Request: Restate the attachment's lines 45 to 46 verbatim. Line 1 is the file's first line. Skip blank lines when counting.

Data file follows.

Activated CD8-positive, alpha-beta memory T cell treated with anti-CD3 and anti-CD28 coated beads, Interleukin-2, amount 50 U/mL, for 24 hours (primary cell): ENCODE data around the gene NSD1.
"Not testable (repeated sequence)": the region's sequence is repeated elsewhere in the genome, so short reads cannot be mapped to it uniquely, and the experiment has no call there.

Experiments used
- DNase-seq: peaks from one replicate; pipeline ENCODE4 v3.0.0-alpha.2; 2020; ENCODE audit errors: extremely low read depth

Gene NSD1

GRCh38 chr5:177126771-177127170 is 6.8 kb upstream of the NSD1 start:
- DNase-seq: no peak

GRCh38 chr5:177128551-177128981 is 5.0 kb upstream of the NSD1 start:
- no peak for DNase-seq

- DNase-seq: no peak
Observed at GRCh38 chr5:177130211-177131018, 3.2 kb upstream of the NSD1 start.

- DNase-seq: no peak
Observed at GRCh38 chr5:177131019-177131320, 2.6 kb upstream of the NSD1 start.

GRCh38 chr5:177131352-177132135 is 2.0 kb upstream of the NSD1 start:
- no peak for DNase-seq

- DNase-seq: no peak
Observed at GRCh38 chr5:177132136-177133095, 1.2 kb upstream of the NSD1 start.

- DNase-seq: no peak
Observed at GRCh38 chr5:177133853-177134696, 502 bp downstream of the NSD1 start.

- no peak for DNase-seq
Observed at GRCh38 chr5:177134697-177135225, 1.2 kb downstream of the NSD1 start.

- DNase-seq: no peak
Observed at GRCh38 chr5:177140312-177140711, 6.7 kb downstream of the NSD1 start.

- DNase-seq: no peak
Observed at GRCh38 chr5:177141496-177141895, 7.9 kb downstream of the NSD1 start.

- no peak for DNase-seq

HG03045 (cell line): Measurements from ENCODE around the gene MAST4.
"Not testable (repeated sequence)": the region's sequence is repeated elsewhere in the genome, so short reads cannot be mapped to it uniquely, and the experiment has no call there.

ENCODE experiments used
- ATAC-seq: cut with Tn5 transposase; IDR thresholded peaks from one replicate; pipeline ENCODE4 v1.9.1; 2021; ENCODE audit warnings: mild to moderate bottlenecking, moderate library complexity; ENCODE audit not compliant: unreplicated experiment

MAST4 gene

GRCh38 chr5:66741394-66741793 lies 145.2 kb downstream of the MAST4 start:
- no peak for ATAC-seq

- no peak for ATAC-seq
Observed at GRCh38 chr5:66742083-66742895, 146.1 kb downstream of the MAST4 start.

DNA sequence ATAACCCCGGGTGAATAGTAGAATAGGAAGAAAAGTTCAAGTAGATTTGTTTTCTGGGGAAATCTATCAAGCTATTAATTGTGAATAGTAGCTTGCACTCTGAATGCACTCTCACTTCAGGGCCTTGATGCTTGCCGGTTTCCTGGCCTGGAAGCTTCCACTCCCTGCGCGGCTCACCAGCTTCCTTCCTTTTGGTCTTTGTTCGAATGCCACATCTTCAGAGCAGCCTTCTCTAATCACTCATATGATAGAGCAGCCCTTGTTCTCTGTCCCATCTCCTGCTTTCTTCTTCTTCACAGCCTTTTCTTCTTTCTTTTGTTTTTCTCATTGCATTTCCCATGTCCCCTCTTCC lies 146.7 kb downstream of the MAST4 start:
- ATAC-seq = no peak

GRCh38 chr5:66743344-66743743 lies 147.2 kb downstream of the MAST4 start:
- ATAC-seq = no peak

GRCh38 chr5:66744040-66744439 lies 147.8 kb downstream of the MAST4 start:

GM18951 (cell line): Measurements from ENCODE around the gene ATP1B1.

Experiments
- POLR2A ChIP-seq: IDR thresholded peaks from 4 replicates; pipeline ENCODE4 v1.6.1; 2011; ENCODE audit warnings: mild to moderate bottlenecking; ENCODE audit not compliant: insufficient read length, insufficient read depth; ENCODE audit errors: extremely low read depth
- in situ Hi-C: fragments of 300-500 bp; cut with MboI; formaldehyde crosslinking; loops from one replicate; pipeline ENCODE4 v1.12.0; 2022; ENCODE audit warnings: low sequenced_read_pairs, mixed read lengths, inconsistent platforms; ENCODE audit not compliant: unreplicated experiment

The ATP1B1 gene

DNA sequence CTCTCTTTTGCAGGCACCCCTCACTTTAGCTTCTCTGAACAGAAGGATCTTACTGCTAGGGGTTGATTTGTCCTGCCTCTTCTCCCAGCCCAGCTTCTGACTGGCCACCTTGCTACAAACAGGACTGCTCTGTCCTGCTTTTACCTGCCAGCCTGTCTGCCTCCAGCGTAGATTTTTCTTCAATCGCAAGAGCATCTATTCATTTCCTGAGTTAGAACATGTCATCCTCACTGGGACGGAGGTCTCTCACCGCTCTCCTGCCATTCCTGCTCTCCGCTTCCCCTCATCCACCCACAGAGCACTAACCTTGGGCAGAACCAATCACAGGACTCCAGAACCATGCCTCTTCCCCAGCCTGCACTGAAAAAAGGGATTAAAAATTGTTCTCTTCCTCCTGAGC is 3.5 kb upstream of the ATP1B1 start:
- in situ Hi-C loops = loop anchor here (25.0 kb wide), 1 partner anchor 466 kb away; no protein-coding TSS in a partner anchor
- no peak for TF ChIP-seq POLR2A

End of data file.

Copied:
The ATP1B1 gene

DNA sequence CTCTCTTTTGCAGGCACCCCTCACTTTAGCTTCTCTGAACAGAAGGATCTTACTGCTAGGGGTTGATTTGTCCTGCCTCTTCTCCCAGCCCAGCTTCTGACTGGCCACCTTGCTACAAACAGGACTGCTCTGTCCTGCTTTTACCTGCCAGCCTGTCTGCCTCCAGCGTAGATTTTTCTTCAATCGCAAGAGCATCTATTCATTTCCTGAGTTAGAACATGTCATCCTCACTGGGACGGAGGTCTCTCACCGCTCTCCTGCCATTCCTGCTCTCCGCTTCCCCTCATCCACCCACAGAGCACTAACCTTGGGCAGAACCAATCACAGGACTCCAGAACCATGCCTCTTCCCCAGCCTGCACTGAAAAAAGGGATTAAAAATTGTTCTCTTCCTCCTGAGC is 3.5 kb upstream of the ATP1B1 start: